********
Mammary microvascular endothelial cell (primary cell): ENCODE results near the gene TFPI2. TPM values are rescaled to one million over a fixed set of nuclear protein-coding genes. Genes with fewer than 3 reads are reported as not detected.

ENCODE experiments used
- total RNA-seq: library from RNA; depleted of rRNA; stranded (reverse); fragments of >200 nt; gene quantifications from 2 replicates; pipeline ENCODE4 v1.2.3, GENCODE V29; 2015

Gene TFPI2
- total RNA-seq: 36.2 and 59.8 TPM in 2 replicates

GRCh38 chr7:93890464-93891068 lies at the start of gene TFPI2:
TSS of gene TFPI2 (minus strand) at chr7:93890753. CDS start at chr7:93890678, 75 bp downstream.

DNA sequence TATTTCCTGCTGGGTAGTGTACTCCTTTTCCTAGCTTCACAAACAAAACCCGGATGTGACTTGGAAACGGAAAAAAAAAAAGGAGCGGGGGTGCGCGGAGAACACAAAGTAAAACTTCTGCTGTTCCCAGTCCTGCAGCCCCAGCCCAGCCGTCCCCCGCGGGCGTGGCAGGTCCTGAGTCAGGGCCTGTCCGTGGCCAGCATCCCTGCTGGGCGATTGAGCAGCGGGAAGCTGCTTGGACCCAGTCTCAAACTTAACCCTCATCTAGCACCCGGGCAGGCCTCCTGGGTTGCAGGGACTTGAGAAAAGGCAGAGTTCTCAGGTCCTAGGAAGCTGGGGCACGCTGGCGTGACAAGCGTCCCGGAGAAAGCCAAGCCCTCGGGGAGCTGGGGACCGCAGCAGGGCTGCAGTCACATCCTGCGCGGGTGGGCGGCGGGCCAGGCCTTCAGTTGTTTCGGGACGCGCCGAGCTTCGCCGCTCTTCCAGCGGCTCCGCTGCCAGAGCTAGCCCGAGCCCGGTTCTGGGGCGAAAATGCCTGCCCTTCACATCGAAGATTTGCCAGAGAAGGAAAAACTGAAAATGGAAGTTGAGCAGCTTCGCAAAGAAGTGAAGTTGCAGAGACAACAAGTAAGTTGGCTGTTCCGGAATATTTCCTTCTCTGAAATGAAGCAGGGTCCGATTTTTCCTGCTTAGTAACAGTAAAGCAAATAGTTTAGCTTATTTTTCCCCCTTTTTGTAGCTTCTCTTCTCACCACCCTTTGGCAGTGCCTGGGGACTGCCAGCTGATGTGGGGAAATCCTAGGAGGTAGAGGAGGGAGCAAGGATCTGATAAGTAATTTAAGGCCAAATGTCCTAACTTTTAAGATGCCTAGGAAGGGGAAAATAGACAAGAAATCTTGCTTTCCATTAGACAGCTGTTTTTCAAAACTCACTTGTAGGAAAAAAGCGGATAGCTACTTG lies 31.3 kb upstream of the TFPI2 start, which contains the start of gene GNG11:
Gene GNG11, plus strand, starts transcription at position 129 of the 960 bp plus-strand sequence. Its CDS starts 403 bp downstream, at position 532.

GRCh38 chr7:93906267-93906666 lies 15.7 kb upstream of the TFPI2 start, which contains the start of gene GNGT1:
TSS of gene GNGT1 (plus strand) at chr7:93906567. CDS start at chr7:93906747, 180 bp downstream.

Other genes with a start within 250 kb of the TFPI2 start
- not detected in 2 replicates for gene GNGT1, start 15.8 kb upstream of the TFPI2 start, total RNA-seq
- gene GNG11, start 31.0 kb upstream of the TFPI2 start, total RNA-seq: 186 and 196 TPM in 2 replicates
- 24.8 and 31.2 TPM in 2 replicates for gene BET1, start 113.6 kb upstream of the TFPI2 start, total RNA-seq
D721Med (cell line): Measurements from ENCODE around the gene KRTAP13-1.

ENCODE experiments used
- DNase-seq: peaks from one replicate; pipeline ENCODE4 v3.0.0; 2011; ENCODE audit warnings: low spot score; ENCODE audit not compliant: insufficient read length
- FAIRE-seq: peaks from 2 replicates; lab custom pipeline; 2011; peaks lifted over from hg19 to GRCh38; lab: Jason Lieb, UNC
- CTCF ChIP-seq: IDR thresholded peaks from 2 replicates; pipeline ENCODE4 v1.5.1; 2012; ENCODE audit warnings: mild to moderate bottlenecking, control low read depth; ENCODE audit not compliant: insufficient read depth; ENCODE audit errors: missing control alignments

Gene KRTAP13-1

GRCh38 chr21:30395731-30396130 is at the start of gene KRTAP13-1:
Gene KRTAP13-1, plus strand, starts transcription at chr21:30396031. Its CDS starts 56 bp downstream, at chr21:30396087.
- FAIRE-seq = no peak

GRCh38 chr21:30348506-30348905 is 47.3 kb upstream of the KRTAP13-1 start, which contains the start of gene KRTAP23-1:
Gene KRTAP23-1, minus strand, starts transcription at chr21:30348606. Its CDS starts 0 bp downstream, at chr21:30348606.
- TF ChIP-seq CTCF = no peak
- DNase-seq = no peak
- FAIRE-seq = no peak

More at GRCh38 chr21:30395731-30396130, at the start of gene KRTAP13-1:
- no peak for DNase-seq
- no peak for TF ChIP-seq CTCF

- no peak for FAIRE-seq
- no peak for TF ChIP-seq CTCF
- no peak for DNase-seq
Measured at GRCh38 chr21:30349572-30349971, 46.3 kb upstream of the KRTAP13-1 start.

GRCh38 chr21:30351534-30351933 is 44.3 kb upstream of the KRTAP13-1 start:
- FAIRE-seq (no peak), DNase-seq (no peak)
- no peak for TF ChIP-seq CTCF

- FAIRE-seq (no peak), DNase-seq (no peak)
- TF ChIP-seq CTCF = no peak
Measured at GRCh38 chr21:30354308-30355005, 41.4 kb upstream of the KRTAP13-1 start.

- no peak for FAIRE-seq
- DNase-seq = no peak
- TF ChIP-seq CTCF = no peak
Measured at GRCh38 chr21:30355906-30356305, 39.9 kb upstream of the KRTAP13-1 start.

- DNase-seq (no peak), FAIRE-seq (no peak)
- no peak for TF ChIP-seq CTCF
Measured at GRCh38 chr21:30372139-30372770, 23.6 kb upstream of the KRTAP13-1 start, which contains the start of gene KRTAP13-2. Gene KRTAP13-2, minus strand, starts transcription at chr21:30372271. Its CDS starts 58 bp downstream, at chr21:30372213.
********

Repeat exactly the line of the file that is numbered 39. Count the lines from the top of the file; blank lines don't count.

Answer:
- no peak for TF ChIP-seq CTCF